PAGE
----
An Accidental Change in Life

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Status: Finished  |  Genre: Non-Fiction  |  House: Booksie Classic

A short beginning along a long life of adventure

An Accidental Change of Life

Just an average sunny day that changed my life -- A suspended state between Heaven and Hell was not my first choice in spending the 1997 Labor Day weekend. The sound was complete blackness and deafening all around. My choice was clear, to leave what I have known in this life or move into the unknown. My decision was made as voices were echoing through the murky waters of Keystone Lake. A familiar female’s voice rang out, "Someone's floating behind the boat."

I could feel the numbness burning through my arms and legs but with a floating sensation that cannot be explained within the normal boundaries of words. A special entity had given a perfect peace in my heart but nothing could prepare my friends what had transpired a happy outing into a dreadful event. A quarter after midnight, August 31st, 1997, many will remember the fate of Princess Diana killed in a car accident. It was almost my same fate that night, that exact same minute only I chose to live one more day.

It was a beautiful sunny day in Tulsa only I had to catch up on some unfinished business at the Service shop.  One job led to another. The time moved quickly as I planned to slip away to a more pleasant atmosphere of fun in the sun. I rushed home, slipped off my work clothes and thru on my favorite black swimsuit. The sun shone bright during the drive and was starting to fade over the green hills overlooking Keystone Lake.  My party of friends had reserved us a camping spot for the weekend. This squelched my worries of anyone drinking and driving that night. The plan was simple to make the best of the next 48 hours left of the weekend, a welcome retreat and an overdue vacation from the gruesome pace that occupied most of my personal life.

PIER 51 is the happening spot on Keystone Lake. Besides pampering the boat owners with fuel and snacks, it sported a full-size bar with karaoke, dancing and drinks on the upper deck. The bar was full with casually dressed boaters and a few campers like me. We danced into the night having a great time even my boss was enjoying himself.  As the time came for bar closing approached, we decided to enjoy a midnight dip and cool off from all the dancing. Our little crowd of friends had grown to eight now. It was just enough to fill our boss’s 32-foot cabin cruiser. The quick trip over to Sandy Beach was only ten minutes from PIER 51 and away we went.

The water, spraying in our face, was a welcome relief from the smoky damp air of the bar. We made the trip to the beach in only eight minutes, just a few minutes after Midnight. Everyone was anxious to dive in and cool off. ”Whoa … whoa,” I yelled, as the depth of the water was barely waist deep. Slowly, one by one, everyone disbursed from the boat. I was the last one left and was making my way to the wooden ski deck mounted on the rear of the cabin cruiser. Something went dreadfully wrong. "Where was I," I remembered faintly. The boat was gone. Everyone was gone.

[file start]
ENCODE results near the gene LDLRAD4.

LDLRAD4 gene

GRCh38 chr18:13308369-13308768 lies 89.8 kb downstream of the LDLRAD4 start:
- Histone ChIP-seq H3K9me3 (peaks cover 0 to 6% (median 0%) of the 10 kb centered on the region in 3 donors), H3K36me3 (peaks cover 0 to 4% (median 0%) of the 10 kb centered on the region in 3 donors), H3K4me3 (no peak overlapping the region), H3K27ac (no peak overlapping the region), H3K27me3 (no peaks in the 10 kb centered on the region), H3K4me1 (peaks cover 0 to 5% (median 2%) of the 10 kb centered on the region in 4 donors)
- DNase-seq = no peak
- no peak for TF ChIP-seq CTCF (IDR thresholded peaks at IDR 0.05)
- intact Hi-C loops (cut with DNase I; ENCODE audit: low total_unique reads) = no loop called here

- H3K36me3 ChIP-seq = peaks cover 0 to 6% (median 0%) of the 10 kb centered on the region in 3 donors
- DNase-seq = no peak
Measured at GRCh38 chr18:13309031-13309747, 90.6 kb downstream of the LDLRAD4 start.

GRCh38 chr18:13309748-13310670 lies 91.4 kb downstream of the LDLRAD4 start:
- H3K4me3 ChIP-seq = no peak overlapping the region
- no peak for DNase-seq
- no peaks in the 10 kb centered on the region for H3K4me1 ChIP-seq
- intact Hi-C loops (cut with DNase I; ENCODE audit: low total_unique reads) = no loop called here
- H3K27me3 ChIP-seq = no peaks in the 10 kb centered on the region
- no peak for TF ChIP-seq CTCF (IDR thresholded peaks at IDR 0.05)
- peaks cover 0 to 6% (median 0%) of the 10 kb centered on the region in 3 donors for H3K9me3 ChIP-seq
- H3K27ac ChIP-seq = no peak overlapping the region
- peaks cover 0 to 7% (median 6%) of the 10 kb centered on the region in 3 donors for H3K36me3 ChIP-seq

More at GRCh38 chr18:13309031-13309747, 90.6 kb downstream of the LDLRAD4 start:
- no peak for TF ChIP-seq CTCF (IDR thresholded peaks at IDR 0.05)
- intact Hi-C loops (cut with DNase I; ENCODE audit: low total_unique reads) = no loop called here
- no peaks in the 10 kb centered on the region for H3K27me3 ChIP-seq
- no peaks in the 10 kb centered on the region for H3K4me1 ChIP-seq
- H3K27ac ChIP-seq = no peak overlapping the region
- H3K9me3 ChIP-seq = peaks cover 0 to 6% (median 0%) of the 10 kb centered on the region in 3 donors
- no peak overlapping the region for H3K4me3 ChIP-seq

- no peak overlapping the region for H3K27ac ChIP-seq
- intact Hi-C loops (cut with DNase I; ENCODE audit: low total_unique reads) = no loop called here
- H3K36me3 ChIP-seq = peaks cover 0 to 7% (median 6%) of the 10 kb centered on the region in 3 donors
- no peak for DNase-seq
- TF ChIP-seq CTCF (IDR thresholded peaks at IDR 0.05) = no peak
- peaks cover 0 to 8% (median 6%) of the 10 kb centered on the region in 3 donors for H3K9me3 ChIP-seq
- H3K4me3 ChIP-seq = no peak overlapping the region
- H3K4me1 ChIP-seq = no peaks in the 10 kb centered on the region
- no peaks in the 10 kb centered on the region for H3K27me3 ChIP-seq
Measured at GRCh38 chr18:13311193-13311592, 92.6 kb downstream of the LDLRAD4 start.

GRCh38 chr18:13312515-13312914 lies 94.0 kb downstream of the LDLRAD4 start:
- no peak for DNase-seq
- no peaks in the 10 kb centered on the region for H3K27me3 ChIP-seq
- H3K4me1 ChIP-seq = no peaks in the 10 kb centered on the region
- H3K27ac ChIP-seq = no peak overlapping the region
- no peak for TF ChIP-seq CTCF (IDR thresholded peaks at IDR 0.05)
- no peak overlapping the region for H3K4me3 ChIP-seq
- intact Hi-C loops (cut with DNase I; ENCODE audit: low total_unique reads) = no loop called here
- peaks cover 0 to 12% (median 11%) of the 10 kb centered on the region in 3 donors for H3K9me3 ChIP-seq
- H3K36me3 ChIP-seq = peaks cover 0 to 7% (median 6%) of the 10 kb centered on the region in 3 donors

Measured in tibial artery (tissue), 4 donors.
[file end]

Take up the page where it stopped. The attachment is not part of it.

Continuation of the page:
The calmness was evident as I tried to bring things into focus. It was dark, not like the water that kept me afloat. The darkness was as thick as it was eerie. A warm disposition comforted my whole body almost like bathing in a room full of sunlight. The feeling of helplessness faded and a peaceful spirit invaded my being. I can’t explain it but it was there. The whole event seemed to take hours only to find out later, I was in the water less than ten minutes. One of the girl’s voices rang out from the beach, "Someone's floating behind the boat." I could feel the numbness burning through my arms and legs but my aching pounding shoulders and neck were almost unbearable.

The girl with the voice that echoed though the water finally waded over to fish me out. I grasped for air as she lifted my shoulder and prayed to her, “Don’t let go! I can’t move!” My expression and panicked voice got everyone’s attention. Between seven of them, I was lifted and slowly lowered to the middle of the boat while someone held my head from moving. As the boat lurched faster and faster, I could hear the ship-to-shore radio screaming with static. Finally I could hear the Lake Patrol shouting, "Repeat … Repeat …"

As the cabin cruiser slowly docked I could hear the "whap … whap … whap …" of the blades of the medic helicopter landing in the almost vacant parking lot. I knew it was bad when the medic slipped the collar brace on my neck and strapped me down on a slim stretcher. I remember telling everyone, “Its gonna be ok …”, I started drifting out as the morphine kicked in. Funny thing was I didn’t even feel the stick when the helicopter nurse installed the IV. The last thing I remember was landing at St. Francis heliport and seeing the fuzzy EMERGENCY sign and the sliding glass doors. It was several days later after waking up that I found out about Princess Diana accident, her terrrible delimma at the same identical time as mine and my delimma that my C5, C6 and C7 neck vertebra's were smashed. My only thoughts were, "I was the lucky one."

Glen Wicker © 1997


Submitted: November 26, 2013

© Copyright 2022 Wick. All rights reserved.

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Criss Sole

Quite ironic that this happened at the same time as the princess Diana tragedy. I'm so happy that you were able to live to tell about it. It's amazing how at one moment you're enjoying life, and the next, you wake up in the hospital. I can certainly relate to that. Thanks for sharing.

Sun, December 1st, 2013 9:53am

Author
Reply

Thanks - I enjoy writing!

Sun, December 1st, 2013 3:48pm

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